NEC has begun notifying users when potential security problems exist on their PCs.
The company, which is one of Japan's largest PC makers, said it is taking the measure to help protect its consumer users from problems caused by viruses and worms.
NEC will preinstall support software to monitor the security level of Internet Explorer and warn users when the settings have been changed from the recommended medium security level.
This is to guard against the lowering of settings without the user's knowledge by viruses or worms, said company spokewoman Aki Ota.
From the mid-November the company will also begin prompting users to install operating system patches before any changes are made and the remainder of the process will be automatic if the user agrees to the action.
The functions will be enabled on new PCs and also those sold since October 2002 on which NEC's support software is running.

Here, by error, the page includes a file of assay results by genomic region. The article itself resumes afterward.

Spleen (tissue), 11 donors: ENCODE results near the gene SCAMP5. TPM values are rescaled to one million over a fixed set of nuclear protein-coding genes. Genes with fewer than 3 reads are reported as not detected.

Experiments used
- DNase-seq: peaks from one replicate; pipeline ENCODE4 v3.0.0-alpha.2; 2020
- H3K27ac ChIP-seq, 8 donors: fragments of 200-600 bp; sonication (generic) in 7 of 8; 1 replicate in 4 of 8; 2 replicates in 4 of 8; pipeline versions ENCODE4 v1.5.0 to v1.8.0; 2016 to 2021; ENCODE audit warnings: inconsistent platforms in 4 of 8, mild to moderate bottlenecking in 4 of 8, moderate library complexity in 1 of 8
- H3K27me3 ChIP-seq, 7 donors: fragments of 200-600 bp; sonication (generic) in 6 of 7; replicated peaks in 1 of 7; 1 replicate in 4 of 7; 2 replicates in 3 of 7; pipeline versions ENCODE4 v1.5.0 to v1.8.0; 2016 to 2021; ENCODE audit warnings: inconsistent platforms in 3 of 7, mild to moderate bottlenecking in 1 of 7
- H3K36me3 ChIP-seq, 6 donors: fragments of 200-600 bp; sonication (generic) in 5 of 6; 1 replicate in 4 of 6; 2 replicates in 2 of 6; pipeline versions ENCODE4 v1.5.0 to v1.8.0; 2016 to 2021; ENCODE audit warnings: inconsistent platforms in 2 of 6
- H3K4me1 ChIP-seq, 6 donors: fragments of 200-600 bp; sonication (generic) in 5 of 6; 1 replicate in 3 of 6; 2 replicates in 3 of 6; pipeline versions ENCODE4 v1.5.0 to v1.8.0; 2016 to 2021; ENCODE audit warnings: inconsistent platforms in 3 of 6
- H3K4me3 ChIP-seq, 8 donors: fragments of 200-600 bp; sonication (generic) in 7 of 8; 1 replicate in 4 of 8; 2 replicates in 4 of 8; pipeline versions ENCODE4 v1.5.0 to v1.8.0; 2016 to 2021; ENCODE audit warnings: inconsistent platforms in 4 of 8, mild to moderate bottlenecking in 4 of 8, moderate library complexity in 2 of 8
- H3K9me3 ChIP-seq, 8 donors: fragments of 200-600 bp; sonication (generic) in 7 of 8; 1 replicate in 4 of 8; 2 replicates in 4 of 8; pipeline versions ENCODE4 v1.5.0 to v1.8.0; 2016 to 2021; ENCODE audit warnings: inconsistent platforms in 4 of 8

The software polls an NEC support server for messages and updates from the company to the user and it will use this polling mechanism to enable the new functions.
A number of recent high-profile computer viruses has indicated that many users to do not bother downloading patches and updates for their operating system.
Microsoft issued a patch in mid-July that would protect systems from the Blaster worm. However the quick spread of the worm some weeks later should there be to many unpatched systems on the internet.
In response, the company said it was considering automatic patching of systems, similar to the action NEC has decided to take.
One of the actions included on a security CD-Rom Microsoft began distributing free to Japanese users in September is to switch on the Windows Update function.
Martyn Williams writes for IDG News Service